READINGS for 2008-04-10

Didache | Companion | Sabbath



“The bread that I will give him is my flesh, which I give so that the world may live.” John 6:51
Edgar is a dentist in his late 30s. He is married and has four children. His income is not enough to make both ends meet for his family. He wished he and his family could migrate to the United States and have a better life. Hearing that caregivers are in demand in America, he took up a course and then applied for a visa to the US. He was denied.
Then his sister Guada, who works as a nurse in America, suffered a lingering disease and needed a full-time caregiver. So his other siblings in the US petitioned for him to come to the country and be the caregiver for their sister. The visa was granted.
No one wanted Guada to suffer, but in effect, she became like a sacrificial lamb to enable Edgar to be a better provider for his family.
Today’s Gospel reminds us of the ultimate Sacrificial Lamb—our Lord Jesus Christ. What Edgar and his family are receiving is bread for the body. What we receive from Jesus is bread for our soul, so that we may live with Him forever. Cynthia Santiago
What can you give so others may live?
Lord, make me a giver, especially to the people You want to reach.


This story from the life of Philip illustrates to us that God is capable of all sorts of miracles when it comes to making known the Good News of salvation. I think there are times when we fail to appreciate the greatness of God’s power at our disposal. I do not mean to say that we can get God to transport us all over the world but I do believe that God is not beyond helping us in extraordinary ways like this, if and when the need should arise.
Acts 8: 26-40
26 Then the angel of the Lord spoke to Philip, “Get up and head south on the road that goes down from Jerusalem to Gaza, the desert route.” 27 So he got up and set out. Now there was an Ethiopian eunuch, a court official of the Candace, that is, the queen of the Ethiopians, in charge of her entire treasury, who had come to Jerusalem to worship, 28 and was returning home. Seated in his chariot, he was reading the prophet Isaiah. 29 The Spirit said to Philip, “Go and join up with that chariot.” 30 Philip ran up and heard him reading Isaiah the prophet and said, “Do you understand what you are reading?” 31 He replied, “How can I, unless someone instructs me?” So he invited Philip to get in and sit with him. 32 This was the scripture passage he was reading: “Like a sheep he was led to the slaughter, and as a lamb before its shearer is silent, so he opened not his mouth. 33 In his humiliation justice was denied him. Who will tell of his posterity? For his life is taken from the earth.” 34 Then the eunuch said to Philip in reply, “I beg you, about whom is the prophet saying this? About himself, or about someone else?” 35 Then Philip opened his mouth and, beginning with this scripture passage, he proclaimed Jesus to him. 36 As they traveled along the road they came to some water, and the eunuch said, “Look, there is water. What is to prevent my being baptized?” [37] 37 38 Then he ordered the chariot to stop, and Philip and the eunuch both went down into the water, and he baptized him. 39 When they came out of the water, the Spirit of the Lord snatched Philip away, and the eunuch saw him no more, but continued on his way rejoicing. 40 Philip came to Azotus, and went about proclaiming the good news to all the towns until he reached Caesarea.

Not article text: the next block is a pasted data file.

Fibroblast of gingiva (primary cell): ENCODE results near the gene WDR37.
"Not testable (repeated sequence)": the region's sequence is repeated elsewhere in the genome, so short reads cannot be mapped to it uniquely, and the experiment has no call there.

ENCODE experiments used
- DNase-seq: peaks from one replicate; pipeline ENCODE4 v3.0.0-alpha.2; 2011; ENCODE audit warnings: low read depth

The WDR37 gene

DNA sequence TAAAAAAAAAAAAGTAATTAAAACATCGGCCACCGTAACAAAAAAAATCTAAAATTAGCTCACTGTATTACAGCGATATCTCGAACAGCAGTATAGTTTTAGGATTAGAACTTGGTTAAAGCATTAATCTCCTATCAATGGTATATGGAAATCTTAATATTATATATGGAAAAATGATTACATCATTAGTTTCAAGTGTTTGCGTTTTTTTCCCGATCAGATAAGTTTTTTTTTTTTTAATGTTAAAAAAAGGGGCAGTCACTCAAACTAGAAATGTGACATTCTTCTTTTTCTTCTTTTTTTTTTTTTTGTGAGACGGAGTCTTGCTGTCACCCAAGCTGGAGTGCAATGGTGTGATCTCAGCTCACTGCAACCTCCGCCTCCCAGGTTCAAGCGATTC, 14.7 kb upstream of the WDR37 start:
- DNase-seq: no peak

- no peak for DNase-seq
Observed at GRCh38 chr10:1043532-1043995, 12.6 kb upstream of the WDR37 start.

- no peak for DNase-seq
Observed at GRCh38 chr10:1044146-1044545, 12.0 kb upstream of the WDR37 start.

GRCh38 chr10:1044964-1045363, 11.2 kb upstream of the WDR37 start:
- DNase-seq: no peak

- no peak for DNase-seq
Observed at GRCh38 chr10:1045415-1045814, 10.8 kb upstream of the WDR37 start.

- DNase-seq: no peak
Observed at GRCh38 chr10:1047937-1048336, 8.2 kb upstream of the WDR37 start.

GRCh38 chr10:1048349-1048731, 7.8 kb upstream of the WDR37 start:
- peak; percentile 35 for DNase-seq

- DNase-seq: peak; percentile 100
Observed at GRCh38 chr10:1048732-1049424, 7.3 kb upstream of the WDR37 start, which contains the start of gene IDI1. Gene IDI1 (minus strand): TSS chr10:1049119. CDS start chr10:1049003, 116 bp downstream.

Psalm 66:8-9, 16- 17, 20
R: Let all the earth cry out to God with joy.